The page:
1 Bhutan

Meet Buthan: The one and only carbon negative nation in the world

With an area smaller than the Rio de Janeiro State (Brazil), and located between the first and fourth major greenhouse gases contributers (China and India), is Bhutan, the first and only country in the world that has managed to achieve the level of carbon negative. In other words, Bhutan and its 754,394 inhabitants are responsible for removing more carbon dioxide equivalent from the atmosphere than they are capable of emitting. But how is that possible?

 

Bhutan’s monarchy constitution establishes that at least 60% of its entire territory must be kept under forest cover, which in turn function as a greenhouse gas (GHG) sink. Additionaly, its energy matrix is mostly composed of renewable energy sources, in particular hydroeletric energy that is driven by the mountainous charactheristic terrain of the Himalaya region. His Indian neighbors take adventage of this benefit, being the main buyer of energy of the country[1]. Thereby, the articulation between biodiversity preservation and the adoption of renewable energies are what make the country, internally a carbon sink, and externally a carbon offset.

 

But it doesn’t stop there. The country’s legislative apparatus is extremely strict about crimes against biodiversity. The production and trade of tobacco, the use of plastic bags, chemical fertilizers, pesticides and genetically modified seeds/crops are all banned in Bhutan.  The legislation also prevents the slaughter of animals for consumption, although eating meat is not prohibited by the government. It should be remembered that the dominant religion in the country is Buddhism, in which compassion is preached with other living beings, including animals, and the precept of not killing. In addition, the nation is already in the process of reducing paper consumption, starting with government offices, and replacing conventional vehicles with electric vehicles.

 

Perhaps you have heard of the country as the “Kingdom of Happiness”. This denomination is attributed to the fact that national policy and Bhutan’s development plans are guided by the Gross National Happiness Index (GNH). With the support of the United Nations Development Programme (UNDP) in the mid-1970s Bhutan devised and created the GNH as an indicator of the happiness of the country’s population, based on four pillars: i) socioeconomic, sustainable and equitable development; ii) environmental conservation; iii) preservation and promotion of culture; iv) governance. The basic elements for calculating GNH are somewhat complicated to measure: physical and mental health, job satisfaction, social happiness, political, economic and environmental well-being.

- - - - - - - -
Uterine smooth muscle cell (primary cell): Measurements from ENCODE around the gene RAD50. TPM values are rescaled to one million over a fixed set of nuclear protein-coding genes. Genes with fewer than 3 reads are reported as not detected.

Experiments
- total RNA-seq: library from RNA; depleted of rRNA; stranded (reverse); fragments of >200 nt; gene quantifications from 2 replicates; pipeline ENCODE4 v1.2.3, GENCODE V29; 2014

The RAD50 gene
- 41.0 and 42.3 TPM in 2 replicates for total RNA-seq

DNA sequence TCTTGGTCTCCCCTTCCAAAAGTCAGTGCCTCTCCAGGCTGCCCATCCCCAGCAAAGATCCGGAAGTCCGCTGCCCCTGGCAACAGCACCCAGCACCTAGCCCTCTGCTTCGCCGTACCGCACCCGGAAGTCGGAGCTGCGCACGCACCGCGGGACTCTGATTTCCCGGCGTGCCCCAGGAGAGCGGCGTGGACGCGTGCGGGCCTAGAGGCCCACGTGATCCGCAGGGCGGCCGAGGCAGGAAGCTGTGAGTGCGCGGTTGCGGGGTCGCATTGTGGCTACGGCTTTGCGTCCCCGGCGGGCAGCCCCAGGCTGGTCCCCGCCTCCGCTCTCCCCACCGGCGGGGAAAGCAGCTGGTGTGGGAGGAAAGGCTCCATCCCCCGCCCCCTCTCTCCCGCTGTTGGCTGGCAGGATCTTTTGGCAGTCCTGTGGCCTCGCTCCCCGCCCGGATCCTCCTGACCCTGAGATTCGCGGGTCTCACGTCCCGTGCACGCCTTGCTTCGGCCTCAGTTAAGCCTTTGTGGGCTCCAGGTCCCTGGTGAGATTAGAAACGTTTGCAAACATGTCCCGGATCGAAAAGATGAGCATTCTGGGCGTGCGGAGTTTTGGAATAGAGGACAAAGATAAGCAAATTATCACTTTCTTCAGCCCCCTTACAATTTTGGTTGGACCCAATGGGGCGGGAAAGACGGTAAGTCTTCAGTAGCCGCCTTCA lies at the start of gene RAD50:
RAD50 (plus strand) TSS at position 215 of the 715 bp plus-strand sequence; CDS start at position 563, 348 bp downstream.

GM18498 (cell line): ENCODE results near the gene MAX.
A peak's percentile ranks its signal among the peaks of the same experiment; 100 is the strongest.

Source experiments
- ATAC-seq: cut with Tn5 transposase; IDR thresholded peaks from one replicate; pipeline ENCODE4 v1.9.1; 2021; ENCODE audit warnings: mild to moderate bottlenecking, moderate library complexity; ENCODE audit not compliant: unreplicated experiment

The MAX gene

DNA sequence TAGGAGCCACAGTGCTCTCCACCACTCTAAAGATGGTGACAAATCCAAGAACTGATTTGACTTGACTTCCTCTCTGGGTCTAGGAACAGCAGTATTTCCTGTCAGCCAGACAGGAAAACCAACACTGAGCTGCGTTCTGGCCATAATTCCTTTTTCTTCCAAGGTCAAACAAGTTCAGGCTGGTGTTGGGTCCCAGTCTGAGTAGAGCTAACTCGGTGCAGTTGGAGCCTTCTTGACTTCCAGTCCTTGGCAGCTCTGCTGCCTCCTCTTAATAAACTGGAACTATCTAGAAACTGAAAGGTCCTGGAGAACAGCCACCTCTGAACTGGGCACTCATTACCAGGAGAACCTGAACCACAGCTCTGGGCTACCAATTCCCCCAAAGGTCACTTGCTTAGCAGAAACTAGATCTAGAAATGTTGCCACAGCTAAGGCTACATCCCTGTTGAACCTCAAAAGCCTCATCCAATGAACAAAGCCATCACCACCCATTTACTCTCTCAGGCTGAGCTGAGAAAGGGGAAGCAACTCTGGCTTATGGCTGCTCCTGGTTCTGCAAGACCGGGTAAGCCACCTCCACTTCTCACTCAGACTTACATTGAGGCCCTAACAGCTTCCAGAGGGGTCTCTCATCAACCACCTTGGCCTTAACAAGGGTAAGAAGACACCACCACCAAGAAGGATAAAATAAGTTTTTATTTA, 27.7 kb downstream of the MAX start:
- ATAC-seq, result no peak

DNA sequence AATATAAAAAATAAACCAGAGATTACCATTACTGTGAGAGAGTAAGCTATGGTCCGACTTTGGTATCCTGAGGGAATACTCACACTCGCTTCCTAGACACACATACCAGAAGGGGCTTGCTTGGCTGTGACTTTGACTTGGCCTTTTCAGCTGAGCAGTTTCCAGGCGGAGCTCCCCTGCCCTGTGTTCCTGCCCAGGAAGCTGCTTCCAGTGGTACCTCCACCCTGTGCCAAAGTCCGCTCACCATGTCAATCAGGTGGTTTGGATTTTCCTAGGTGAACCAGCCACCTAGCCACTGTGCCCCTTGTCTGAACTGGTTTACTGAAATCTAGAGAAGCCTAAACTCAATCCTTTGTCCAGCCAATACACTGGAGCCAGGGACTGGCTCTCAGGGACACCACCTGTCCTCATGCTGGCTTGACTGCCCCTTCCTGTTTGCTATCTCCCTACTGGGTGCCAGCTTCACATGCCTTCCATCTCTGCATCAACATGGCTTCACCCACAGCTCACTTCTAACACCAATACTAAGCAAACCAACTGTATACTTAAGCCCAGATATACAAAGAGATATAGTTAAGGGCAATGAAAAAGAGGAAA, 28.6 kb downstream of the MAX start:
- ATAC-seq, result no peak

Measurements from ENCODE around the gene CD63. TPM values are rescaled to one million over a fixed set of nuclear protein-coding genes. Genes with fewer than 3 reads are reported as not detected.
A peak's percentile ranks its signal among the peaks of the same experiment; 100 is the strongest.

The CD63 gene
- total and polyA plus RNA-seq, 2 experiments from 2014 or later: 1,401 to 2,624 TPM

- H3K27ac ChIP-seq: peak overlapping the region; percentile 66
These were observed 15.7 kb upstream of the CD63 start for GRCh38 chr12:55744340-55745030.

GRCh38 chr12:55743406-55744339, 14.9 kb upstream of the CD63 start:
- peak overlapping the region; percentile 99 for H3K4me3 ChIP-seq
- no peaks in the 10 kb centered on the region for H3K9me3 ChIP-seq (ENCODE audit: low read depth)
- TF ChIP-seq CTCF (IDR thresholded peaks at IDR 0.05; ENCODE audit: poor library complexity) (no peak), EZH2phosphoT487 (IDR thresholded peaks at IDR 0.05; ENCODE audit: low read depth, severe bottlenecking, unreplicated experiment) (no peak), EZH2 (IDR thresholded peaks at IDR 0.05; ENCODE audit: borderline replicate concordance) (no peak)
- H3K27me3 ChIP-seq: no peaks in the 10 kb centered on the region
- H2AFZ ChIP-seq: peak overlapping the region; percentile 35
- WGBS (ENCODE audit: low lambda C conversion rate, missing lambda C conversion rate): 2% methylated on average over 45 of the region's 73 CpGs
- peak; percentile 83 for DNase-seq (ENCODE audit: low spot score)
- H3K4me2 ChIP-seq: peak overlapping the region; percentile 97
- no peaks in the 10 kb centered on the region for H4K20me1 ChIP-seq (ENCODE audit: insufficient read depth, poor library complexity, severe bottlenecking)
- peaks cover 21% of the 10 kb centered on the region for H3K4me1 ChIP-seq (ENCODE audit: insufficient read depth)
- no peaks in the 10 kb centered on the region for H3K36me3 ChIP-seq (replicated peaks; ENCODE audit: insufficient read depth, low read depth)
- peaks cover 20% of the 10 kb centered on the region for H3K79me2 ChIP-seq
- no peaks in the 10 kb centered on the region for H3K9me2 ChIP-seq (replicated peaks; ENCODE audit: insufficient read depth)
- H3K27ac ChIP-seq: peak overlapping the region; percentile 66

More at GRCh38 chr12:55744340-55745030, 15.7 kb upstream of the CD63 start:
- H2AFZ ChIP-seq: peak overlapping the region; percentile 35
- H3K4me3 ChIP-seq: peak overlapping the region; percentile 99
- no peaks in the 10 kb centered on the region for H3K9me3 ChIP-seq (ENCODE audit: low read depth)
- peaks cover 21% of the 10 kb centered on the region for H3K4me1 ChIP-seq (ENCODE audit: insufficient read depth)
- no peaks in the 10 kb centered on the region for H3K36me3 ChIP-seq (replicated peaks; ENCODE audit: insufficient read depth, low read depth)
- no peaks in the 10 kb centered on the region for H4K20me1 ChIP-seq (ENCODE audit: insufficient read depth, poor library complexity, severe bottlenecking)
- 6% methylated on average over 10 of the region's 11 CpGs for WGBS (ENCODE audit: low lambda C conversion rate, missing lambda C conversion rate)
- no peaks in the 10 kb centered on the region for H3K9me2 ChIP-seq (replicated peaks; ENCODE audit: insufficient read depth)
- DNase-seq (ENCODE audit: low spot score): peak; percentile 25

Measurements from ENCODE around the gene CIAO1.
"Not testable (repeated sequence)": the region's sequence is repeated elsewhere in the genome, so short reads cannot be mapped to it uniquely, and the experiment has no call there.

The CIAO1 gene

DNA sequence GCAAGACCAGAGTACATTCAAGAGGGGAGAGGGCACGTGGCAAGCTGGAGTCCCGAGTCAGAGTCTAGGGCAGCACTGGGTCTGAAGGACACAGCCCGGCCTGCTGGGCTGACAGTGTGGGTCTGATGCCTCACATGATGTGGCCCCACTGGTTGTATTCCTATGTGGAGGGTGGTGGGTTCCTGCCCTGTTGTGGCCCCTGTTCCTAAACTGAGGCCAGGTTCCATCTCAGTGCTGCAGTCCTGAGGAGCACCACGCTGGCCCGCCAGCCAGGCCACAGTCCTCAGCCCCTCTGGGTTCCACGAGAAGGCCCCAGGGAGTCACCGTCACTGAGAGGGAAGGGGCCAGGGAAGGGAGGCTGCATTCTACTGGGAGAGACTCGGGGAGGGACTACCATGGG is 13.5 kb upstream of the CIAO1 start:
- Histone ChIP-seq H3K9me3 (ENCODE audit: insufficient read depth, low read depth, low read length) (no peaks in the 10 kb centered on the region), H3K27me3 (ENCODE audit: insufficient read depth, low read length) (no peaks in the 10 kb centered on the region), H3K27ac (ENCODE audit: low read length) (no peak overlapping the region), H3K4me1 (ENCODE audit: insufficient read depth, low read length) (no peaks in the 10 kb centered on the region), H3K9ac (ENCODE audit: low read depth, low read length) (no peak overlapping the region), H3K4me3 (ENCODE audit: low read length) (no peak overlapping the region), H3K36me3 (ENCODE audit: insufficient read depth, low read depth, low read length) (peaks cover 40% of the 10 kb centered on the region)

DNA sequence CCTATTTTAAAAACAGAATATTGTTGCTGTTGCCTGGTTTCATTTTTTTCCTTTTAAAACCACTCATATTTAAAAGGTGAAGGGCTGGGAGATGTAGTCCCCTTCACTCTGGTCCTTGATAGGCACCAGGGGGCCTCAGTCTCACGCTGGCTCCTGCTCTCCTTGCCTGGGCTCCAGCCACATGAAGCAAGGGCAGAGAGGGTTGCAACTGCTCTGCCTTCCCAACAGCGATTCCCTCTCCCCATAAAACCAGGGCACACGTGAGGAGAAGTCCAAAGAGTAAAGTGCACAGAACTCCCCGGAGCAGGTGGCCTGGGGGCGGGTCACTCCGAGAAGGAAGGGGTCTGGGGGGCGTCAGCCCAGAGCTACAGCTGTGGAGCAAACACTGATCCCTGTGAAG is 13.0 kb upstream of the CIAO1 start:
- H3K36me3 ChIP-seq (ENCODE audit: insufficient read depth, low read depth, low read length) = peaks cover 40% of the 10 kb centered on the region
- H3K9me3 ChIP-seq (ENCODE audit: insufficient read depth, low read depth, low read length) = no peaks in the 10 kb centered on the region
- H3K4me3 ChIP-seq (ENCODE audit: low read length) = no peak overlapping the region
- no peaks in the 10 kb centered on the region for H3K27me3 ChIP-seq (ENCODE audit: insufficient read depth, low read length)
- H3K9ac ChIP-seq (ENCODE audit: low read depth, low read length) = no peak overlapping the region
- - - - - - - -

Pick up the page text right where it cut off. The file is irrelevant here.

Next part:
Unfortunately, following the course of climate change, happiness in Bhutan will not be so long-lasting. Although it is the only negative carbon country on the planet, the population of Bhutan is increasingly suffering from catastrophic events intensified by the phenomenon of climate change such as flooding, landslides and the melting of Himalayan glaciers. The latter deserves special attention considering that the entire river system (and therefore hydroelectric infrastructure) in the country is fed by glaciers, the main economic activity in the country is agriculture, and a large part of the population lives along the river valleys.

 

Bhutan is just one of several countries that will pay a high price for the consequences of a phenomenon to which they have not even contributed to their causes. It is in this sense that other nations must do everything in their power to confront this global phenomenon that will impact everyone on the planet no matter where. Imagine if Brazil, with an extension approximately 220 times larger than Bhutan’s area, adopted at least the principle of forest cover protection in 60% of its territory?

 

Interested in the country? Have you considered a trip to Bhutan? Keep in mind that until 1974 the nation was closed to tourists. Currently foreigners need to pay a daily fee of USD $200 – 250 per person (depending on the time of year) which includes hotel accommodation, meals, a tour guide who will accompany you throughout your trip, and transportation (excluding international flights)[2]. The good part is the money raised from tourism is partially reinvested in public policies and in promotion of essential services for the population.

 

 

[1] Alam F., Alam Q., Reza S., Khurshid-ul-Alam S.M., Saleque K., Chowdhury H.Sourcing Green Power in Bhutan: A Review. Energy Procedia, 110 (2017), pp. 586-591
[2] Tourism council of Bhutan. Minimum Daily Package. Disponível em:< https://www.tourism.gov.bt/about-us/minimum-daily-package>.

 

 

More information can be found in:

 

World Health Organization. Bhutan. Disponível em:< http://origin.searo.who.int/bhutan/about/about_bhutan/en/>

UNICEF. Bhutan. Disponível em:< https://data.unicef.org/country/btn/>.

The World Bank. World Development Indicators. Bhutan. Disponível em:<https://databank.worldbank.org/reports.aspx?source=2&country=BTN>.

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